Scientists at the Univ. of Illinois, Virginia Polytechnic and State Univ. and the National Center for Toxicological Research collaborated on the research. Three preclinical animal studies using mice examined the response of estrogen-dependent breast cancer cells to estradiol and to several levels of genistein delivered in purified forms (500 and 700 ppm) and as soy protein isolate (180 ppm).
The genistein blood levels found in the mice were similar to the serum concentrations found in women whose diets are high in isoflavones.
The soy protein isolate had the natural level of isoflavones found in many commercial protein supplements sold in grocery stores and nutrition shops, said co-author Juan Andrade, who is a prof. of food science and human nutrition at Illinois.
Estradiol and all three genistein concentrations stimulated tumor growth in mice, but when the estradiol implants and higher-dose dietary genistein (750 ppm) were removed, the tumors regressed completely.
Tumors also regressed in the mice that consumed the lower dose (500 ppm) of genistein, but the regression terminated with the tumors at significantly larger sizes than those in the control group.
In the group that consumed soy protein isolate, tumor regression did not occur during the withdrawal phase—instead, the breast cancer cells continued to grow.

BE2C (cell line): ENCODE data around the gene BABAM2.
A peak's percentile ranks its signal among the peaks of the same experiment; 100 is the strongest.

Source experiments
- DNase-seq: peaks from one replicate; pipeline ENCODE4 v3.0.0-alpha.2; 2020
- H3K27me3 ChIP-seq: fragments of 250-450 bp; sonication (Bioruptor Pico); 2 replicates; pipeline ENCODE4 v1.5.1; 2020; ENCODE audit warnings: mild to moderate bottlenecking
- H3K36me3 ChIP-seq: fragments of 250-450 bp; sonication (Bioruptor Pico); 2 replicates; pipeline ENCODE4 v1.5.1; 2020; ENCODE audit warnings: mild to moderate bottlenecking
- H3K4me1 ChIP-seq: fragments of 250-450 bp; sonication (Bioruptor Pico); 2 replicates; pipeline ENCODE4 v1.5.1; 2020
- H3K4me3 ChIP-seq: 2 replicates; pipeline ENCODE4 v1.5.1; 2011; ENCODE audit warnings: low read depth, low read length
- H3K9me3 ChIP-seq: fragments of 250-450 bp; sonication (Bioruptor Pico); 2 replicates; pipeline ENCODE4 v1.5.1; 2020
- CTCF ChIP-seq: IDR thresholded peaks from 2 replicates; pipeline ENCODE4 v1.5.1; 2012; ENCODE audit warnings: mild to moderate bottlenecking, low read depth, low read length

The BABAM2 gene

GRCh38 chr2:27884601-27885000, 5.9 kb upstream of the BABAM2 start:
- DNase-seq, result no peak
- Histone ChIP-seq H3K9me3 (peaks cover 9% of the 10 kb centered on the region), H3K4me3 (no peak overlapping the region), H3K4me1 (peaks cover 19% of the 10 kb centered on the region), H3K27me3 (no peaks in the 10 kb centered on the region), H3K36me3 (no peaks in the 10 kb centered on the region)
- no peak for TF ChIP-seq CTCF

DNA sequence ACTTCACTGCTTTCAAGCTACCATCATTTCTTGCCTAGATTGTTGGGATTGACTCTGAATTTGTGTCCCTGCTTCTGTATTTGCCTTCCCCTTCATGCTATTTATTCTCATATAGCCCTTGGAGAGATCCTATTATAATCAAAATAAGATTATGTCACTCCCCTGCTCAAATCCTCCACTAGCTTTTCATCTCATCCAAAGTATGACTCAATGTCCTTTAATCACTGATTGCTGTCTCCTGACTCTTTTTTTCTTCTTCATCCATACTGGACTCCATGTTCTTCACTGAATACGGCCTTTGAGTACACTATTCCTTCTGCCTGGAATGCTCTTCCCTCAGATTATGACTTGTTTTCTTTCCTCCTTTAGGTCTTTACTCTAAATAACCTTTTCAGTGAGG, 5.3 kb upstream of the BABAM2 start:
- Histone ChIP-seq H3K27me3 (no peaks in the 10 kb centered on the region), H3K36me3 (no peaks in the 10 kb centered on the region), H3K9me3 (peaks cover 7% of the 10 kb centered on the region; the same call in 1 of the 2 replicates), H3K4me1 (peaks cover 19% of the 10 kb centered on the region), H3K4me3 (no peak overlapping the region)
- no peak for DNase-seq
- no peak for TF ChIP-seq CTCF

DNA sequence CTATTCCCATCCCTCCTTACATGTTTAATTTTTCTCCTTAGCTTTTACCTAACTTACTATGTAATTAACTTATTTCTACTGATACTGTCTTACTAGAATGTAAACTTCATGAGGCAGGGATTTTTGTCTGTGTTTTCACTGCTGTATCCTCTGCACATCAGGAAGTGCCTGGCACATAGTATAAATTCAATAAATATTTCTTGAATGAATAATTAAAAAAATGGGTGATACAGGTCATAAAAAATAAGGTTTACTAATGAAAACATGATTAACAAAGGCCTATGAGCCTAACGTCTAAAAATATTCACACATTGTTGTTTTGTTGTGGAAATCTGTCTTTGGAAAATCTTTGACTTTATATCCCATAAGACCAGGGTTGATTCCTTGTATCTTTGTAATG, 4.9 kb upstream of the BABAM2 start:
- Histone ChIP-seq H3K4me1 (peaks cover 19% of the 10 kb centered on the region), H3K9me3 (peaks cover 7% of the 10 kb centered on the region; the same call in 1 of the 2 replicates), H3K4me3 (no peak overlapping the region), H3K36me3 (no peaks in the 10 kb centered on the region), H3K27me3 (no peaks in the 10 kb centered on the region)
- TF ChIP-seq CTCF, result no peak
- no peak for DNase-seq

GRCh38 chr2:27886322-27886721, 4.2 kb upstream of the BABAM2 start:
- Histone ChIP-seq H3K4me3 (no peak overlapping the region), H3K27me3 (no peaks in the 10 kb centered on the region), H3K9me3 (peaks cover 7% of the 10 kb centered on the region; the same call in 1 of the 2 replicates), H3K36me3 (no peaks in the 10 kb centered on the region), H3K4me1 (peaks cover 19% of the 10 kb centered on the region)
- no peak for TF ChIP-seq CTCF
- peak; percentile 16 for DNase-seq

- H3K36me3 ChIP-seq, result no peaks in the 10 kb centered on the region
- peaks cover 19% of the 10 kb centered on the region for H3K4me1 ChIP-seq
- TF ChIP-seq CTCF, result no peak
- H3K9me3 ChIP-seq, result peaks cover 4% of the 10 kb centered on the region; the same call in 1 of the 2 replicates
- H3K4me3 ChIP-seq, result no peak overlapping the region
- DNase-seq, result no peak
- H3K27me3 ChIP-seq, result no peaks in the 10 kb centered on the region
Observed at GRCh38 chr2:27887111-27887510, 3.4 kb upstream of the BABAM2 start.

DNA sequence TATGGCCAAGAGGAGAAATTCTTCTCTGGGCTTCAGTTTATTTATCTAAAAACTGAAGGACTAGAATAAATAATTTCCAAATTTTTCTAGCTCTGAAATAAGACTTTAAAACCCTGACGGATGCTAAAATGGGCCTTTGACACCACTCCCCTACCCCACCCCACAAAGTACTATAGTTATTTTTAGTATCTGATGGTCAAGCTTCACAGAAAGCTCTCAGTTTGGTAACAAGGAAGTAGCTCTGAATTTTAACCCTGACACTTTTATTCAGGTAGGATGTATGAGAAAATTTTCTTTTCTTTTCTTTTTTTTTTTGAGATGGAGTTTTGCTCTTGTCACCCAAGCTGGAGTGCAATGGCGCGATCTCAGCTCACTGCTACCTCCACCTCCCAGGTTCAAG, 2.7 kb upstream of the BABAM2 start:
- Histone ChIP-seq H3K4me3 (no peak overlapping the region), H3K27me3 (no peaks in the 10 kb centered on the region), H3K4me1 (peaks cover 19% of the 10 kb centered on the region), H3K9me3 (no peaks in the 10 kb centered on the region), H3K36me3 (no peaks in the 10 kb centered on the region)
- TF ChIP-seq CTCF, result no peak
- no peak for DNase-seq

“The lower dose of genistein actually does something that is potentially problematic,” said co-author William Helferich, who is a prof. in the same department. “A very low dose of genistein effectively reprograms the tumor cells from estrogen-dependent to estrogen independent, converting them into a tumor that no longer needs estrogen to grow and will not respond to many of the current anti-estrogen therapies.”
After analyzing gene expression markers, the authors speculate that long-term consumption of the lower dose of genistein elicited changes in the breast cancer cells that reprogrammed them from luminal subtype A—the most common and treatable type of breast cancer—to luminal subtype B, a more aggressive and rapidly growing type of tumor that has a poorer prognosis.
The tumors in the mice on the low-dose (500 ppm) genistein diet and the soy protein isolate diet also showed increased expression of the oncoprotein epidermal growth factor receptor 2 (HER2).